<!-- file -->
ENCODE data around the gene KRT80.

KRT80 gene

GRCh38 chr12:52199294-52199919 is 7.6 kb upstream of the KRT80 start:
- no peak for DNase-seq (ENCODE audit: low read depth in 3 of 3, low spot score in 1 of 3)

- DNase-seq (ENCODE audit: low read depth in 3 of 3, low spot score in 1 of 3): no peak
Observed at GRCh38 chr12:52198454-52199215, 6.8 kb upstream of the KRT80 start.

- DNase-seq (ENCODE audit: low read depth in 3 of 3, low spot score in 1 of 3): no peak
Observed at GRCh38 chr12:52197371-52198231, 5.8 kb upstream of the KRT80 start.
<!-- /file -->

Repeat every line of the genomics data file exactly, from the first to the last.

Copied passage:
ENCODE data around the gene KRT80.

KRT80 gene

GRCh38 chr12:52199294-52199919 is 7.6 kb upstream of the KRT80 start:
- no peak for DNase-seq (ENCODE audit: low read depth in 3 of 3, low spot score in 1 of 3)

- DNase-seq (ENCODE audit: low read depth in 3 of 3, low spot score in 1 of 3): no peak
Observed at GRCh38 chr12:52198454-52199215, 6.8 kb upstream of the KRT80 start.

- DNase-seq (ENCODE audit: low read depth in 3 of 3, low spot score in 1 of 3): no peak
Observed at GRCh38 chr12:52197371-52198231, 5.8 kb upstream of the KRT80 start.